Lilly rejoins KRAS race with swipe at Amgen and Mirati, plans 2021 clinical trial 

Lilly
Eli Lilly said other KRAS-G12C inhibitors “have relatively modest activity." (Eli Lilly/LinkedIn)

Eli Lilly has rejoined the KRAS race months after toxicity forced it to dump its first candidate. The Big Pharma is set to enter phase 1 later this year with a new drug it compared favorably to rival assets developed by Amgen and Mirati Therapeutics.

Late in 2019, Lilly began a phase 1 clinical trial of LY3499446 in advanced solid tumor patients with the KRAS-G12C mutation. The trial gave Lilly a spot in the race to develop a drug against one of the hottest targets in oncology. However, Lilly stopped the trial last year after seeing unexpected toxicity. The study enrolled five patients before Lilly pulled the plug.

Now, Lilly has shared details of another KRAS candidate, LY3537982. Lilly disclosed details of the new inhibitor of KRAS-G12C in an abstract released ahead of this year’s annual meeting of the American Association for Cancer Research. 

The candidate hits the same target as Amgen’s AMG 510 and Mirati’s MRTX849. In the abstract, Lilly said KRAS-G12C inhibitors currently in clinical trials “have relatively modest activity compared to other approved therapies targeting other classic oncogenic drivers.” 

As Lilly sees it, near complete target engagement may be needed to maximize clinical benefit in patients with the KRAS-G12C mutation. That thinking suggests Lilly has a shot at coming from behind to capture a piece of the market.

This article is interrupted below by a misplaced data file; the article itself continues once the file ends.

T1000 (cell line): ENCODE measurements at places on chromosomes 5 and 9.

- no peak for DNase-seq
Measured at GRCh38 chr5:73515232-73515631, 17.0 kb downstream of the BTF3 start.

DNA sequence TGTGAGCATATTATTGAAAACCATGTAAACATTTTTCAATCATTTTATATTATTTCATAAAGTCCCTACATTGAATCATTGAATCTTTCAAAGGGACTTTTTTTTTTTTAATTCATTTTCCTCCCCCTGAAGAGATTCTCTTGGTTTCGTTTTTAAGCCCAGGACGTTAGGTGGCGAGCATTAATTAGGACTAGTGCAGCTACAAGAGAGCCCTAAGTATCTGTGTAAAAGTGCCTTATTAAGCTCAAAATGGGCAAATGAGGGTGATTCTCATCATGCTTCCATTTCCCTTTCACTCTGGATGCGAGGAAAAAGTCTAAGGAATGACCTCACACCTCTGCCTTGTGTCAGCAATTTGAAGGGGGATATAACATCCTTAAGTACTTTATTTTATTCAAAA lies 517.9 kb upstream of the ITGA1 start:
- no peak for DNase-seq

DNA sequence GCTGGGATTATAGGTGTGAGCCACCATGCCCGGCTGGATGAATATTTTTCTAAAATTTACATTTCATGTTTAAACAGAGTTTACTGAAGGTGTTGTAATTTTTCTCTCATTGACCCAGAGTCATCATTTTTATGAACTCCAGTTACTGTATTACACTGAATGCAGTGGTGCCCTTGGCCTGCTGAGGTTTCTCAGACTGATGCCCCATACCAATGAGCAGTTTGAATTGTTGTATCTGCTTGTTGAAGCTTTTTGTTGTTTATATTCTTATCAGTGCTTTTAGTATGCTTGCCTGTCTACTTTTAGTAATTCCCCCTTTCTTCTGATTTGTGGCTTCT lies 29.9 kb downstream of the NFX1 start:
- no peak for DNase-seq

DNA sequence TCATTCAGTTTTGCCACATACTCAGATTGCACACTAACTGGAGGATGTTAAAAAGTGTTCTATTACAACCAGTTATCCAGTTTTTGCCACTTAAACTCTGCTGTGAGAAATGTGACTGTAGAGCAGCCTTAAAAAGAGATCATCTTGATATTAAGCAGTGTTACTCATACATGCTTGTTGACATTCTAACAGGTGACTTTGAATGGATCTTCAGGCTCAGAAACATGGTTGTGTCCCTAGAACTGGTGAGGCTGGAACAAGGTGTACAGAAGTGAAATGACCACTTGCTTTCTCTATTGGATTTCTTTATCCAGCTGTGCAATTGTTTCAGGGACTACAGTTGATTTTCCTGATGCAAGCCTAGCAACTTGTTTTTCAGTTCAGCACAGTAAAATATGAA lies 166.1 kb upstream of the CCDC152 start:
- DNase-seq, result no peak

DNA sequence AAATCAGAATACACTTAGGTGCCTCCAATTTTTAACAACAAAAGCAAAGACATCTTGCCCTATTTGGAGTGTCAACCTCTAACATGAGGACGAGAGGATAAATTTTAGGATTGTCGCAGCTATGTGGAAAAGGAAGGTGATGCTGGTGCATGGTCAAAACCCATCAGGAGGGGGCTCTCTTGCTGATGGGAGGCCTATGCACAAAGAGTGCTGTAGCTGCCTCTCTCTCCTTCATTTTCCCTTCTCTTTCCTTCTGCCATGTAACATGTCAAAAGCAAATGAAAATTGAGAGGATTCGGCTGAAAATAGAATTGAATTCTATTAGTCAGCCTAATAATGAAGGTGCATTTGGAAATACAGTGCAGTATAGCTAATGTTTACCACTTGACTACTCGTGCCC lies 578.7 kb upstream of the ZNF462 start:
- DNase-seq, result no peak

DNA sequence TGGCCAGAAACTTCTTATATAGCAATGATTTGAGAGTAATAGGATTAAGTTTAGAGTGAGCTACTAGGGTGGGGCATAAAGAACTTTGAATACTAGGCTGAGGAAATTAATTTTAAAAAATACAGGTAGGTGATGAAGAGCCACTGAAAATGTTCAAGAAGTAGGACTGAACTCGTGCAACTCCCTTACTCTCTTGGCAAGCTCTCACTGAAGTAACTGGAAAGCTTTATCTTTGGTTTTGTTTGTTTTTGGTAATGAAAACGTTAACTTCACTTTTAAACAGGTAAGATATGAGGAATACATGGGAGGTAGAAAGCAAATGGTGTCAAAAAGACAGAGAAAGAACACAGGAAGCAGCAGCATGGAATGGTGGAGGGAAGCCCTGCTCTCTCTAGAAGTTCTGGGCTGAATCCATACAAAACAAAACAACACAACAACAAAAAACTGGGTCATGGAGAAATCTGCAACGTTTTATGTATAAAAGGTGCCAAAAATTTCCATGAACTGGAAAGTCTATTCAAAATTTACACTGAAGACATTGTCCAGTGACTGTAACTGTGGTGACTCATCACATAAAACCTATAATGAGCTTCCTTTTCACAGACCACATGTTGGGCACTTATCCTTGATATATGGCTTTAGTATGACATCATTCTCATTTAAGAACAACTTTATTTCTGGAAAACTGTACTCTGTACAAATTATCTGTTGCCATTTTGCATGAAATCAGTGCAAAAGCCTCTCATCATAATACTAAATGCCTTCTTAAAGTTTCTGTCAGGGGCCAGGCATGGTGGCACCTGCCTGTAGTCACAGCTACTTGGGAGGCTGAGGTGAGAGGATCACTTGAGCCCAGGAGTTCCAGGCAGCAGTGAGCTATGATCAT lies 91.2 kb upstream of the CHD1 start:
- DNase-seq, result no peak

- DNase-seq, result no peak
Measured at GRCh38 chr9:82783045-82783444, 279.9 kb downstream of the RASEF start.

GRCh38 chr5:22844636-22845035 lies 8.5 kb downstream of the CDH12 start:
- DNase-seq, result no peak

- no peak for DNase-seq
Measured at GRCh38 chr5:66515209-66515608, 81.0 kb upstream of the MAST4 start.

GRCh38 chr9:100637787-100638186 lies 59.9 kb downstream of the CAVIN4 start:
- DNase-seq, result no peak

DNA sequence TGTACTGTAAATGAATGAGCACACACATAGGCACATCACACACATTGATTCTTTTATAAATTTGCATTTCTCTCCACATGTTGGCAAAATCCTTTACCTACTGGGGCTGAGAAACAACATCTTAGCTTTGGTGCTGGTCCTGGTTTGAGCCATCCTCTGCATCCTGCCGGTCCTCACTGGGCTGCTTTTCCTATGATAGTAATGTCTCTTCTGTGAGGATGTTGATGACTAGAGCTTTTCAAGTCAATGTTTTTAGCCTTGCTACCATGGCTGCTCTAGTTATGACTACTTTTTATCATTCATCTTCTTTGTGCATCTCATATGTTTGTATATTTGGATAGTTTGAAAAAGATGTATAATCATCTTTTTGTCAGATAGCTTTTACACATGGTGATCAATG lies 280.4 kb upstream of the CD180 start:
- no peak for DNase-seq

In a KRAS-G12C mutant lung cancer cell line, AMG 510 and MRTX849 had IC50 values of 47.9 nM and 89.9 nM, respectively, according to Lilly. LY3537982, in contrast, had an IC50 value of 3.35 nM. Tests in another cell line also revealed a gulf between the IC50 values. 

The comparisons suggest LY3537982 is a more potent inhibitor of KRAS-G12C than the molecules in development at Amgen and Mirati. If Lilly is right, that additional potency may translate into a more effective treatment for patients with KRAS-G12C mutations. In animal models, Lilly saw outcomes ranging from complete regression to significant tumor growth inhibition. 

Buoyed by the data, Lilly plans to start a phase 1 clinical trial of the KRAS inhibitor later this year. As was the case with the now-abandoned LY3499446, combinations look set to be central to Lilly’s plans for its latest KRAS inhibitor. Lilly has generated early evidence that LY3537982 works synergistically with AurA inhibitor LY3295668 and EGFR inhibitor Erbitux.